‘The fresh air swept into the hall with this engaging young Venezuelan, who jogged onto the platform, had perhaps the clearest beat of any conductor I've seen in the past year and led the way through the pieces with some fairly extraordinary freeze-frame gestures that are certainly unusual yet seemed to work a treat. He let the music's passion, beauty and visceral élan sing out to his and our hearts' content. Particularly impressive was the way he handled gear-changes with smooth assurance, maintaining an impeccable sense of timing, and ultimately - best of all - leaving us marvelling at the wonders of the music, first and foremost … It may be a cliché to say "history in the making" - but honest, guv, we don't say such things too often.’
Jessica Duchen (blog), 8 March 2014
‘The Venezuelan led this attractive mix of pieces with confidence, visual enthusiasm and interpretative individuality … Rivas and the LPO offered an exemplary partnership for Simon Trpčeski, who brought much freshness to familiar Tchaikovsky. It was Trpčeski’s fantasy and delicacy that compelled the listener, a lightness of touch and a non-percussive way with fortissmos that spoke of true musical artistry and which illuminated persuasively the solo part's potential for discretion.’
Colin Anderson, Classical Source, 8 March 2014
'Throughout the concert there were a number of outstanding solo contributions. Oboist Ian Hardwick, flautist Katie Bedford and first cello Kristina Blaumane along with leader, Vesselin Gellev, performed beautifully, lifting this concert to another level. Add to this an orchestra on fire and a conductor with boundless energy and talent, and you have a golden combination.'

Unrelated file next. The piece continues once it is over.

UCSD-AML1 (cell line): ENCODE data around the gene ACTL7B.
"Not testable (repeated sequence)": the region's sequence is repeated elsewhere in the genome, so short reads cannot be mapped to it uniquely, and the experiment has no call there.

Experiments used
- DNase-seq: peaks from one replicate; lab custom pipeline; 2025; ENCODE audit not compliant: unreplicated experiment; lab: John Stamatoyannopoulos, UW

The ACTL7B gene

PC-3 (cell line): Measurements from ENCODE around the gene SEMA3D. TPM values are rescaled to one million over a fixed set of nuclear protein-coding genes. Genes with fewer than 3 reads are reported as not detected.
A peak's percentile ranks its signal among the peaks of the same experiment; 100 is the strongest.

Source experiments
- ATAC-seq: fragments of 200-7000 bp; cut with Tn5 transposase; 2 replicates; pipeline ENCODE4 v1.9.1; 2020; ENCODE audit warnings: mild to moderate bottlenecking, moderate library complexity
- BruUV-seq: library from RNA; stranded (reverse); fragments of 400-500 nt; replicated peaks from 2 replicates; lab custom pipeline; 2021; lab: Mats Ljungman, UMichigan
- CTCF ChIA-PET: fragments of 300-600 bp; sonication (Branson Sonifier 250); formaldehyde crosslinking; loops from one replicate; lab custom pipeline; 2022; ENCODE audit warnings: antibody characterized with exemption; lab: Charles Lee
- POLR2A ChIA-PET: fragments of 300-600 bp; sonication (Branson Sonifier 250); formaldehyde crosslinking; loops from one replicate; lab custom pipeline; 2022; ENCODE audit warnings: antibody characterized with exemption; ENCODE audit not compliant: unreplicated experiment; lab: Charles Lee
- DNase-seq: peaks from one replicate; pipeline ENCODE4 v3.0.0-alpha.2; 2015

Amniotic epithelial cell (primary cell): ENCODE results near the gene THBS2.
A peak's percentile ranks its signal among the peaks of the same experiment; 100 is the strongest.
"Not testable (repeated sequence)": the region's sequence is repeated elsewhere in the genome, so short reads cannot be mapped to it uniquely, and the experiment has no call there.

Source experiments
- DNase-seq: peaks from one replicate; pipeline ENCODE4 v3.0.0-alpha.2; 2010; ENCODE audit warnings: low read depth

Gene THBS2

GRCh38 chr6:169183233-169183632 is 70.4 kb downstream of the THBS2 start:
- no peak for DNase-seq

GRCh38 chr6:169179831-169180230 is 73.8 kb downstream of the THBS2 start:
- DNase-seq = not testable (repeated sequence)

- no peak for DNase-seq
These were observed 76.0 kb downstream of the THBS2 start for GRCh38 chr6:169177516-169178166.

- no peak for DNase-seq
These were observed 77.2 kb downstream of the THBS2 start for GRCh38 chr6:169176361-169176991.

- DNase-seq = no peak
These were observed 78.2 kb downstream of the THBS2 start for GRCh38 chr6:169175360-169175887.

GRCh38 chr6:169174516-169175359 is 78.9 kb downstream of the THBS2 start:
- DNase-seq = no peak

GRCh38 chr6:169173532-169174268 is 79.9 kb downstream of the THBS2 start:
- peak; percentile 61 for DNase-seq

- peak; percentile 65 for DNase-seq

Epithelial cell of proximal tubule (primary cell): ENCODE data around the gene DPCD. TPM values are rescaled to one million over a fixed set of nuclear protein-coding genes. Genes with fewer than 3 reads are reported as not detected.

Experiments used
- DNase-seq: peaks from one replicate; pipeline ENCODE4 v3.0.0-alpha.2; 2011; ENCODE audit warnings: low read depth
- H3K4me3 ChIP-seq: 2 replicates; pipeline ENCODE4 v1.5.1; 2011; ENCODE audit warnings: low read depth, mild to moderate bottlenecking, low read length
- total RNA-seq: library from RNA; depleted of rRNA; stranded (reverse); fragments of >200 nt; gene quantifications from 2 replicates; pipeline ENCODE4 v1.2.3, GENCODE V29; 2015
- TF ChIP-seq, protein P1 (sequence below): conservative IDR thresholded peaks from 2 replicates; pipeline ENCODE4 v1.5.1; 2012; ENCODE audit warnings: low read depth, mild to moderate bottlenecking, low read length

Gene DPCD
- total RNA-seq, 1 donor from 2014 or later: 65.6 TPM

Renée Reitsma, Bachtrack, 11 March 2014
Royal Festival Hall 2013/14
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Ilyich Rivas makes his LPO debut
JTI Friday Series
Dvořák Scherzo capriccioso
Tchaikovsky Piano Concerto No. 1
Shostakovich Symphony No. 1
Ilyich Rivas conductor
Simon Trpčeski piano
London Philharmonic Orchestra
The date of the premiere of his First Symphony – 12 May – would become a date of lifelong celebration for Shostakovich. The Symphony heralded a new beginning for Russian culture. Shostakovich remained proud of it all his life, a confident, individual and striking piece that you’d hardly guess was the work of a teenager. Tchaikovsky’s First Piano Concerto changed Russian music, too – appearing in its profusion of celebratory major keys a charming counterbalance to the darkness that underlay the Russian psyche. More symphonic than Schumann’s and more sweeping than Liszt’s, Tchaikovsky’s Concerto has also proved more popular than almost any other.
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